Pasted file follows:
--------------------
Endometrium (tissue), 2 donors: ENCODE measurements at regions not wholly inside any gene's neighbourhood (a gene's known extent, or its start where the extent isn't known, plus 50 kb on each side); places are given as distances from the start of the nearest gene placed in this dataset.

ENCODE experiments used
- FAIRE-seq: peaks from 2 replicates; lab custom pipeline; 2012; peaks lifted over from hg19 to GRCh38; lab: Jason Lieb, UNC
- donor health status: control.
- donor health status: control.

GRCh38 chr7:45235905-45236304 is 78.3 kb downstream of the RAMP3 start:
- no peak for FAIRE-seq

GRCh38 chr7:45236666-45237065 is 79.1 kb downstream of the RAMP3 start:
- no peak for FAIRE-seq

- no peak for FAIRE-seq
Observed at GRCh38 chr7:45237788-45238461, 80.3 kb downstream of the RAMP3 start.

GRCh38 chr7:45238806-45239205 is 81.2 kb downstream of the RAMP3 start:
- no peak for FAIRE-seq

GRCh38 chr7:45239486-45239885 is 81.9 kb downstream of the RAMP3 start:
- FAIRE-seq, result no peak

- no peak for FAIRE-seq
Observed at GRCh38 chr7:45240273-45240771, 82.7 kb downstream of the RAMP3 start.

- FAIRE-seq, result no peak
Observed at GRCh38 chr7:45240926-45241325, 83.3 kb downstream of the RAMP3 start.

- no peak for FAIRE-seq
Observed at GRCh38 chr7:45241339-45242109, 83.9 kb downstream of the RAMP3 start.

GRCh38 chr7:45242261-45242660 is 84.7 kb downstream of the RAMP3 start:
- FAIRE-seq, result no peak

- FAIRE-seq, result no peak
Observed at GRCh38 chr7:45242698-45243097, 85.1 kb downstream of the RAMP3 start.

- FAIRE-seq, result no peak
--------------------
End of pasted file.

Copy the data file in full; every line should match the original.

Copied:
Endometrium (tissue), 2 donors: ENCODE measurements at regions not wholly inside any gene's neighbourhood (a gene's known extent, or its start where the extent isn't known, plus 50 kb on each side); places are given as distances from the start of the nearest gene placed in this dataset.

ENCODE experiments used
- FAIRE-seq: peaks from 2 replicates; lab custom pipeline; 2012; peaks lifted over from hg19 to GRCh38; lab: Jason Lieb, UNC
- donor health status: control.
- donor health status: control.

GRCh38 chr7:45235905-45236304 is 78.3 kb downstream of the RAMP3 start:
- no peak for FAIRE-seq

GRCh38 chr7:45236666-45237065 is 79.1 kb downstream of the RAMP3 start:
- no peak for FAIRE-seq

- no peak for FAIRE-seq
Observed at GRCh38 chr7:45237788-45238461, 80.3 kb downstream of the RAMP3 start.

GRCh38 chr7:45238806-45239205 is 81.2 kb downstream of the RAMP3 start:
- no peak for FAIRE-seq

GRCh38 chr7:45239486-45239885 is 81.9 kb downstream of the RAMP3 start:
- FAIRE-seq, result no peak

- no peak for FAIRE-seq
Observed at GRCh38 chr7:45240273-45240771, 82.7 kb downstream of the RAMP3 start.

- FAIRE-seq, result no peak
Observed at GRCh38 chr7:45240926-45241325, 83.3 kb downstream of the RAMP3 start.

- no peak for FAIRE-seq
Observed at GRCh38 chr7:45241339-45242109, 83.9 kb downstream of the RAMP3 start.

GRCh38 chr7:45242261-45242660 is 84.7 kb downstream of the RAMP3 start:
- FAIRE-seq, result no peak

- FAIRE-seq, result no peak
Observed at GRCh38 chr7:45242698-45243097, 85.1 kb downstream of the RAMP3 start.

- FAIRE-seq, result no peak